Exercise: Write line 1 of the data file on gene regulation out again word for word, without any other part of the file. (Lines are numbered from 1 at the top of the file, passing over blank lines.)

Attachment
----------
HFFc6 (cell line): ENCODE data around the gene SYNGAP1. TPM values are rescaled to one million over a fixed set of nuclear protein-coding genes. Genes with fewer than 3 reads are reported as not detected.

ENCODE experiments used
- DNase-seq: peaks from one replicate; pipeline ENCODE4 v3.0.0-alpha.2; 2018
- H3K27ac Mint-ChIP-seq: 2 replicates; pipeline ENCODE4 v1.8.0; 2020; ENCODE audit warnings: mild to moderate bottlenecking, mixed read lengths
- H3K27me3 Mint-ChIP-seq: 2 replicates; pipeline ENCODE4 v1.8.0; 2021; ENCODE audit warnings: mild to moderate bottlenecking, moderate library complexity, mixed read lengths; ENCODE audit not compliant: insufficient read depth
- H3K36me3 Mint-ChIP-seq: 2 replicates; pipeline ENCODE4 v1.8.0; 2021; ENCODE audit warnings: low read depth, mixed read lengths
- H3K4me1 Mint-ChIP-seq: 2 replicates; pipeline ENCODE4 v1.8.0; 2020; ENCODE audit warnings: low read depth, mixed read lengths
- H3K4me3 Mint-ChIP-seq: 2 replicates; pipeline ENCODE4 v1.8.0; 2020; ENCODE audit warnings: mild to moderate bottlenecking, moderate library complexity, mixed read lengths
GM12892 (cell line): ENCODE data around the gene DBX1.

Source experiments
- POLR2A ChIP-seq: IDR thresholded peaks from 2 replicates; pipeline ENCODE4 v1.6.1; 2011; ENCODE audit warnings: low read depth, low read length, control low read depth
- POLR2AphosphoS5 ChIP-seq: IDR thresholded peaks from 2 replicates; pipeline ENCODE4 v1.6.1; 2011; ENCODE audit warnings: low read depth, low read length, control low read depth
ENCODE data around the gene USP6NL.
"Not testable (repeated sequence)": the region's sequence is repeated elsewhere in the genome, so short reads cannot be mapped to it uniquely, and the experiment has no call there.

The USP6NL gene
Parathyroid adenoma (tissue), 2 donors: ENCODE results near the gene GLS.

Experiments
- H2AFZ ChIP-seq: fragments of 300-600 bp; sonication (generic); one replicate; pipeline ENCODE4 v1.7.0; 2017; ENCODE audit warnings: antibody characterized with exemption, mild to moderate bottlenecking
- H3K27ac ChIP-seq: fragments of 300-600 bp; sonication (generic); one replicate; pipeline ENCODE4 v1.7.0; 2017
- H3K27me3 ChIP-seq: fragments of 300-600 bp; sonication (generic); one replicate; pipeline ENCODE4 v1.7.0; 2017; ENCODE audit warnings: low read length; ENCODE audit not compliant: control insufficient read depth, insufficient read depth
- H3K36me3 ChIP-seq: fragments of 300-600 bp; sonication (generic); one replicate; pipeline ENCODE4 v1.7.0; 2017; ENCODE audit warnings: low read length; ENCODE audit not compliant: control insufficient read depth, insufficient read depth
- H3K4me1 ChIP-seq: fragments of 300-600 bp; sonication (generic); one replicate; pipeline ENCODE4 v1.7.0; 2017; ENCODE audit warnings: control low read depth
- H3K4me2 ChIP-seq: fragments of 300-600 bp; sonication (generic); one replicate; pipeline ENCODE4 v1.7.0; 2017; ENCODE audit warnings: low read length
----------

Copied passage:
HFFc6 (cell line): ENCODE data around the gene SYNGAP1. TPM values are rescaled to one million over a fixed set of nuclear protein-coding genes. Genes with fewer than 3 reads are reported as not detected.